First there was the shocking World Series loss in 1946 to the underdog St. Louis Cardinals. Then there was the one-game playoff loss in 1948 to Cleveland that deprived Boston of a unique intra-city World Series between the Braves and Red Sox. The following season the AL pennant was lost on the last weekend to the hated New York Yankees. The 1967 “Impossible Dream” team fell a mere game short of winning it all as did the 1975 Red Sox. The horrific collapse in 1978 and the unfathomable events of Game Six in 1986’s World Series had many Red Sox fans convinced that fate was terribly against them and their team. The 2003 season was especially cruel. Five outs away from a World Series berth, the Red Sox unraveled in Yankee Stadium and lost the pennant, yet again, to the team that plucked Babe Ruth from the Red Sox roster way back in January 1920.
The Red Sox remained substantially the same in 2004 as the team that had ripped their fans’ hearts out the previous October. There were two noteworthy changes, however. Manager Grady Little—who was widely blamed for allowing starting pitcher Pedro Martinez to remain on the mound far too long in Game Seven of the 2003 ALCS¬—had been unceremoniously axed. (A vitriolic, fan-inspired website called FireGradyLittle.com could not have helped Little’s prospects of returning in 2004.) Terry Francona, most recently of the Philadelphia Phillies, was his replacement. Curt Schilling had been picked up in the offseason as an expensive acquisition. Never one who was short on confidence, the right-handed pitcher claimed he was the man destined to lead the Red Sox out of their 86-year funk. Schilling had been one of the Arizona Diamondback pitchers who had toppled the favored Yankees in the 2001 World Series. The Texas Rangers’ free-agent shortstop Alex Rodriguez had been courted by Boston as well, but he chose to sign with the Yankees and become their third baseman.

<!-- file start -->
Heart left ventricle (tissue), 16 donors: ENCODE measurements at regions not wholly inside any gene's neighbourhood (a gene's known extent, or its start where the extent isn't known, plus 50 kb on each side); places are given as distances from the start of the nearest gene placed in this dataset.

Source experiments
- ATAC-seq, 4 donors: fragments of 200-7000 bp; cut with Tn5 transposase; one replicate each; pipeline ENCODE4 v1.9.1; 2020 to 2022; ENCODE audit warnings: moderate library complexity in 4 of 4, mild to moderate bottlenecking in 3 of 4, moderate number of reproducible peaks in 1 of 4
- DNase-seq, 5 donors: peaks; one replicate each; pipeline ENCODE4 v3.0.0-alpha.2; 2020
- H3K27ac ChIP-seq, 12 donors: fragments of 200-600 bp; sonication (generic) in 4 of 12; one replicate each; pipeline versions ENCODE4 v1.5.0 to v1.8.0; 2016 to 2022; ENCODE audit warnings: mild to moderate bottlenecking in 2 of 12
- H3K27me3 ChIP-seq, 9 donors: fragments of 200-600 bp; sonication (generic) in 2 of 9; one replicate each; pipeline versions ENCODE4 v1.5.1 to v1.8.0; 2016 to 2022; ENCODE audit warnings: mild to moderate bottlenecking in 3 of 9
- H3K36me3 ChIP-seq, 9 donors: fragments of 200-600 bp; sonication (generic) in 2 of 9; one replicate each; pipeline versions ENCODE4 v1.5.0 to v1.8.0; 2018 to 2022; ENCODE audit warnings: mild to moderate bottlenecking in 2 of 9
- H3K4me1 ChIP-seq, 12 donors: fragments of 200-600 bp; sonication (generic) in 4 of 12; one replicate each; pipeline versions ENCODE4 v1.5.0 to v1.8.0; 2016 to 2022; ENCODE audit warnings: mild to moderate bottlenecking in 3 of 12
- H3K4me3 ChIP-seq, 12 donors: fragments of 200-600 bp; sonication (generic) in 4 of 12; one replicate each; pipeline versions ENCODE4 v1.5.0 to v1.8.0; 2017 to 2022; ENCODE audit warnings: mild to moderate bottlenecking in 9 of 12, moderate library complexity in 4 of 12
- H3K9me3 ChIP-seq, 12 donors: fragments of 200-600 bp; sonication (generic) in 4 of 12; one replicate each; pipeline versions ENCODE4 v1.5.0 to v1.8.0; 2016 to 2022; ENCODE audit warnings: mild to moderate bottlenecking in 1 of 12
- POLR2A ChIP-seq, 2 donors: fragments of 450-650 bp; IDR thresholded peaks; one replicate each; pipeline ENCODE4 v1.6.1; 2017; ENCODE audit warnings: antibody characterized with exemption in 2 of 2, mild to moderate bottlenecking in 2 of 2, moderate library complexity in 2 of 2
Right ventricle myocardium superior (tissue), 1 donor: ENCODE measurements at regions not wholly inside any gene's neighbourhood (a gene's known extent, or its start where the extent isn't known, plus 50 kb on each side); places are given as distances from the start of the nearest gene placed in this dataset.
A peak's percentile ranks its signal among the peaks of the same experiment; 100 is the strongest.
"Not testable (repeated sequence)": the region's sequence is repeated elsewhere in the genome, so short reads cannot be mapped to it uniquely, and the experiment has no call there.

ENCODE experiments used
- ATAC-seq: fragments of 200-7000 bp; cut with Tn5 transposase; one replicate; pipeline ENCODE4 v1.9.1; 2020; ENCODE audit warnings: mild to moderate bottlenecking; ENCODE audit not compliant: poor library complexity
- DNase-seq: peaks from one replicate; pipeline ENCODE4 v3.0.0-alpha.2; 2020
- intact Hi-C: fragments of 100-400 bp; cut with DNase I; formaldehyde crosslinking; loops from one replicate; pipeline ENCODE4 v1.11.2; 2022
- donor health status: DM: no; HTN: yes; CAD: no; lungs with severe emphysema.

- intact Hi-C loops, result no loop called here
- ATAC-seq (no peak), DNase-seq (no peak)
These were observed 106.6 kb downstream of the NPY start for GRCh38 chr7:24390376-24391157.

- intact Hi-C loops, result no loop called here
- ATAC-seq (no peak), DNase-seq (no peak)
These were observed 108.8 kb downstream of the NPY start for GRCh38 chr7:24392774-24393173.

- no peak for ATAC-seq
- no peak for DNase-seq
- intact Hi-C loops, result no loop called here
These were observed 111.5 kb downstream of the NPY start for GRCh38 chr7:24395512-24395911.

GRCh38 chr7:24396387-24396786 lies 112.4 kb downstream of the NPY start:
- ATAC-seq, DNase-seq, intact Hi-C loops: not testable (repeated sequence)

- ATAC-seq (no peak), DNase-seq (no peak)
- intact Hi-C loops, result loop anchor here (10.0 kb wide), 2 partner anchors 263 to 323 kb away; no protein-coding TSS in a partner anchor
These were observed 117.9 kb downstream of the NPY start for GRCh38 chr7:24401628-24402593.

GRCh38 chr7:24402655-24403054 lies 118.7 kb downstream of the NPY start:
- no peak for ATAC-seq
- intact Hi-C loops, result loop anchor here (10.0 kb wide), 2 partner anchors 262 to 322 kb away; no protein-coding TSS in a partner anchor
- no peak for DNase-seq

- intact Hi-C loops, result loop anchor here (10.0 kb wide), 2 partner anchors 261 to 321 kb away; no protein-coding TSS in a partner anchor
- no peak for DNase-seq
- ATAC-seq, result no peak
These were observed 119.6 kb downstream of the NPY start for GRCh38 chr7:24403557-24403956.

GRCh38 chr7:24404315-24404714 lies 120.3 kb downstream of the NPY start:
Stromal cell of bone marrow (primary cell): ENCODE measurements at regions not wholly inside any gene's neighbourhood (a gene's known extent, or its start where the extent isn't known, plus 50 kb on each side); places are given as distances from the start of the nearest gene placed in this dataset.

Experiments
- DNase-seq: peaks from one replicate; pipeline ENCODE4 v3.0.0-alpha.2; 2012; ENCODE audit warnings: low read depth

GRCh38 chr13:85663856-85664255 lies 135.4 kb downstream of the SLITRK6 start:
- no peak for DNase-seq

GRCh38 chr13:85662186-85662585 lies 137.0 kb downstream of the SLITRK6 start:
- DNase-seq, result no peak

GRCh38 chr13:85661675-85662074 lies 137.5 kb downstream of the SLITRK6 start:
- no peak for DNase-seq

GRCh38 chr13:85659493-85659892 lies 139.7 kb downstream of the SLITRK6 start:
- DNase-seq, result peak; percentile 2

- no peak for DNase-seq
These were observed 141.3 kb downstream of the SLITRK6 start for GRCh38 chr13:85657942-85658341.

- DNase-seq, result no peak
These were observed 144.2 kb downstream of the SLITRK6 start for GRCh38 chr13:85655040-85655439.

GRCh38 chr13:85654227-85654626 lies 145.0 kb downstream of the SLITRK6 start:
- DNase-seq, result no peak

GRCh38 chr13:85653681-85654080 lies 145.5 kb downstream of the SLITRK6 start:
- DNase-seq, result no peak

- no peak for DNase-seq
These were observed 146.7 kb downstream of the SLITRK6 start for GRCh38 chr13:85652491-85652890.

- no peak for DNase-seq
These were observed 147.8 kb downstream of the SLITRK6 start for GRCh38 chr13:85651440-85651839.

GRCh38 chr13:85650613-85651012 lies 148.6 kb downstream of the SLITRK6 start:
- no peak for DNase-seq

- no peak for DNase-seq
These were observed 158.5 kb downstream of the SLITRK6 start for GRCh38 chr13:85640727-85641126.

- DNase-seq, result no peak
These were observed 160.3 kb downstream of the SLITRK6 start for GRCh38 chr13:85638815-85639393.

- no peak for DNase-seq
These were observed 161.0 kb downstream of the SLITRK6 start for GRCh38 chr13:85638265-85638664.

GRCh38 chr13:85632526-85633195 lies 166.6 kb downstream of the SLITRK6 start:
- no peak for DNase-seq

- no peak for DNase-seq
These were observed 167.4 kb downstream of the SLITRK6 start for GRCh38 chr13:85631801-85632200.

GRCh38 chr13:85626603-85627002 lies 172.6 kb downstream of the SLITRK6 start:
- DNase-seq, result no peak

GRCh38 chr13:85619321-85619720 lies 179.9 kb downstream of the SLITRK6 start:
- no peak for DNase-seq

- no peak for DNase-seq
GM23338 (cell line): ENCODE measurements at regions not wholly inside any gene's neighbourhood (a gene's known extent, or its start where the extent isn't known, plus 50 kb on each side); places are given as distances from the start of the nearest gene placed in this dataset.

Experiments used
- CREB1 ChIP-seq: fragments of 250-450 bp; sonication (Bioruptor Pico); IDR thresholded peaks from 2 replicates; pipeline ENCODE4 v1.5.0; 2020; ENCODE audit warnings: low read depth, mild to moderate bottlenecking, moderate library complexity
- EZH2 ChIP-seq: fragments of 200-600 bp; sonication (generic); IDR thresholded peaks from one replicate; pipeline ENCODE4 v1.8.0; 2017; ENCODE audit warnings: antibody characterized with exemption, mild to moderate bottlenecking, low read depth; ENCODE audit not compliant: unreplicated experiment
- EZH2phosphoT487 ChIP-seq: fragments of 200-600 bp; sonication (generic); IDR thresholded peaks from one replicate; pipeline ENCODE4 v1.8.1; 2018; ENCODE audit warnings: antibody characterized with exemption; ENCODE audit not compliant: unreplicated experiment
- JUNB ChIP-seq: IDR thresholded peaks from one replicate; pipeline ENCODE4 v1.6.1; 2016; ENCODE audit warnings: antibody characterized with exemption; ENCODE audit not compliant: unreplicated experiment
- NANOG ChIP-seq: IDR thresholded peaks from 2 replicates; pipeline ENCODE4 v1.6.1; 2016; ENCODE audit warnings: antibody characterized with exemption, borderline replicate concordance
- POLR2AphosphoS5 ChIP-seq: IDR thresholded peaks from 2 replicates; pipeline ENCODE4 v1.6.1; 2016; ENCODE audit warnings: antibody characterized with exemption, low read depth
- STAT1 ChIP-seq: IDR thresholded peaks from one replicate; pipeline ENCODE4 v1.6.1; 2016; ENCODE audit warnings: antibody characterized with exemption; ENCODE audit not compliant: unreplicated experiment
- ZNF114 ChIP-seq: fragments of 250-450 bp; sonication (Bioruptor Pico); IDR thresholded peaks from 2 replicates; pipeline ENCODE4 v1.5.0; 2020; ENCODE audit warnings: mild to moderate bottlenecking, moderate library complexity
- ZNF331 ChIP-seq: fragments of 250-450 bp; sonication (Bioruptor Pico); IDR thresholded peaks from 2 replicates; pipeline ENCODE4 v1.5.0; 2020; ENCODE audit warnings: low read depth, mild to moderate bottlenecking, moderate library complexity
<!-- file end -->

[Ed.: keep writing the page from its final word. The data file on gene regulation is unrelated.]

Early in the season the Red Sox looked to be capable of living up to Schilling’s heady promise, but a June and July swoon put them in trouble. By mid-July they were closer in the AL East standings to the bottom-feeding Tampa Bay Devil Rays than to the front-running Yankees. A nationally televised Saturday afternoon game between Boston and New York on July 24 was the momentum turner. A fight between BoSox captain and catcher Jason Varitek and the despised Alex Rodriguez sparked Boston to an improbable 11-10 comeback win. The Red Sox then embarked on a fantastic August run to put them comfortably in the AL’s wildcard slot. They could not muster enough wins to overtake New York (101 victories), but with MLB’s newfangled wildcard system, a close second (98 victories) was good enough. The Red Sox had a postseason berth versus the Anaheim Angels.
Destiny seemed to de drawing the Red Sox and Yankees to a meeting in the ALCS. New York ousted Minnesota three games to one. Boston beat Anaheim in three straight games despite not having home-field advantage. A walkoff homer by David Ortiz in the third game added a touch of drama and panache. An ALCS rematch from 2003 was indeed going to happen.